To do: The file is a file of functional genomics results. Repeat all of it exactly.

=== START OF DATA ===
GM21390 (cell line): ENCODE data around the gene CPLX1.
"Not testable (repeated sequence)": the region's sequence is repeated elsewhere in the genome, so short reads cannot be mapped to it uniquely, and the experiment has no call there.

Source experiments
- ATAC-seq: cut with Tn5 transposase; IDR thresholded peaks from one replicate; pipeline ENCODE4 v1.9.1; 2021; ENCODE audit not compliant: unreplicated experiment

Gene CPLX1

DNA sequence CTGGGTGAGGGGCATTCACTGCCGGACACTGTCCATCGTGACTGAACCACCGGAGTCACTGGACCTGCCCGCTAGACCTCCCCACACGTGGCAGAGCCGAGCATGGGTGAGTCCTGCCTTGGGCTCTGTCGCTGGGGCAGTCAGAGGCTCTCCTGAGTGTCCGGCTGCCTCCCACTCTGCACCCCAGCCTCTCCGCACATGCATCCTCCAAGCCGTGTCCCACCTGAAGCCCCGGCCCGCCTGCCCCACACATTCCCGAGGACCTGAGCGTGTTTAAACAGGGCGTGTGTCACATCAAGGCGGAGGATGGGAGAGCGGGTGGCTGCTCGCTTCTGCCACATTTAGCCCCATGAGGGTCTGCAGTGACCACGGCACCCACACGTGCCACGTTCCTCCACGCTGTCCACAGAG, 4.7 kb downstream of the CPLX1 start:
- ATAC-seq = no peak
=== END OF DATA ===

GM21390 (cell line): ENCODE data around the gene CPLX1.
"Not testable (repeated sequence)": the region's sequence is repeated elsewhere in the genome, so short reads cannot be mapped to it uniquely, and the experiment has no call there.

Source experiments
- ATAC-seq: cut with Tn5 transposase; IDR thresholded peaks from one replicate; pipeline ENCODE4 v1.9.1; 2021; ENCODE audit not compliant: unreplicated experiment

Gene CPLX1

DNA sequence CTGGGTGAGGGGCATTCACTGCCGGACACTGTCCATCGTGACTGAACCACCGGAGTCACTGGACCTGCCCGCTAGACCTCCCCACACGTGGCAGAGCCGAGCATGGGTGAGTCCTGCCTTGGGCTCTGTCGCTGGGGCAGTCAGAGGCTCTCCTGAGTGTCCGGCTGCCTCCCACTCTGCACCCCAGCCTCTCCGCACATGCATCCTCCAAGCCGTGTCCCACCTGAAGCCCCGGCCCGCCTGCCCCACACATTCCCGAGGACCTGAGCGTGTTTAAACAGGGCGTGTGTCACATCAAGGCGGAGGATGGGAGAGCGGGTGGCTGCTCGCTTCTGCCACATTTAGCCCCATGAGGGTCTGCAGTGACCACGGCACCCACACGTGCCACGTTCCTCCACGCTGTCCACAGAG, 4.7 kb downstream of the CPLX1 start:
- ATAC-seq = no peak